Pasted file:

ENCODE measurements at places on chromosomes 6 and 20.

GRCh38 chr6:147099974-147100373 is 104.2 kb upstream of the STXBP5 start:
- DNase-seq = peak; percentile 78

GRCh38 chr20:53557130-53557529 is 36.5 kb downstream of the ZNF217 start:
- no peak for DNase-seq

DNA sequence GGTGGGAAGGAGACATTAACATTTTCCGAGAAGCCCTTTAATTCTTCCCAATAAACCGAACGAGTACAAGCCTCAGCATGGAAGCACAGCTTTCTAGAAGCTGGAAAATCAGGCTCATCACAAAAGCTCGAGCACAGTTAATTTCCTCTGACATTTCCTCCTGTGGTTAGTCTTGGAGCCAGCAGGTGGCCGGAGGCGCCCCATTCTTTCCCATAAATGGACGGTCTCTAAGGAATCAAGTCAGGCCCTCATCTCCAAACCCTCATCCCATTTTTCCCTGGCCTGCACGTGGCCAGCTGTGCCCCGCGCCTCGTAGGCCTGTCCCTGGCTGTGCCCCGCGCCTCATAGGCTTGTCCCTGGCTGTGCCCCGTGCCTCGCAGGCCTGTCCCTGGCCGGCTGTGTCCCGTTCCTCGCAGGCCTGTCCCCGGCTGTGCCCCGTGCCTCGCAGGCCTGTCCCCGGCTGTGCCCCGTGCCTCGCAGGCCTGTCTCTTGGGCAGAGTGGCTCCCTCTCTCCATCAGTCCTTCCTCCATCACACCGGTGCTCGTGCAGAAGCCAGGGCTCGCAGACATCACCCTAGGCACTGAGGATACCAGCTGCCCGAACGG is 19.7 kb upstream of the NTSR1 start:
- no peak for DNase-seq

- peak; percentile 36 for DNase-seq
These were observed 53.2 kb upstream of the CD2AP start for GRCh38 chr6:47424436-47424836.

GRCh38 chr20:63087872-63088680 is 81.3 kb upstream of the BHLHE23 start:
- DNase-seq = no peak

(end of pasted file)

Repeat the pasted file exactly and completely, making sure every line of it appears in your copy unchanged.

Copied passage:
ENCODE measurements at places on chromosomes 6 and 20.

GRCh38 chr6:147099974-147100373 is 104.2 kb upstream of the STXBP5 start:
- DNase-seq = peak; percentile 78

GRCh38 chr20:53557130-53557529 is 36.5 kb downstream of the ZNF217 start:
- no peak for DNase-seq

DNA sequence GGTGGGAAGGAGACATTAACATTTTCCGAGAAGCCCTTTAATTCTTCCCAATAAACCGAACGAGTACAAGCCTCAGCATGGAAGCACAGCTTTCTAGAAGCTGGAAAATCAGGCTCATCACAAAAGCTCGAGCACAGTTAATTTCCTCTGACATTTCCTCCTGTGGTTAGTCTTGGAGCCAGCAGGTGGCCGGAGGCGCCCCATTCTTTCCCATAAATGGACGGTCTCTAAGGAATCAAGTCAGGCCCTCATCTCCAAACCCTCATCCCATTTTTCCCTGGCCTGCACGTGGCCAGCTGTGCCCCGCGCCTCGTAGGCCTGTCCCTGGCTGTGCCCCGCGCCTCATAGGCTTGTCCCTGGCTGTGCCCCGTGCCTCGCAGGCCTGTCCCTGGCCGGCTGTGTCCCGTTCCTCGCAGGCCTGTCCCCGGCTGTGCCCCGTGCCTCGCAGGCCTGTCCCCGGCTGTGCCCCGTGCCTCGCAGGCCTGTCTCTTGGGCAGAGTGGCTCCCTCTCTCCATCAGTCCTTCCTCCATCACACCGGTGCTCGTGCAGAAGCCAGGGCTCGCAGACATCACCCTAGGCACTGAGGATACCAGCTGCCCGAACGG is 19.7 kb upstream of the NTSR1 start:
- no peak for DNase-seq

- peak; percentile 36 for DNase-seq
These were observed 53.2 kb upstream of the CD2AP start for GRCh38 chr6:47424436-47424836.

GRCh38 chr20:63087872-63088680 is 81.3 kb upstream of the BHLHE23 start:
- DNase-seq = no peak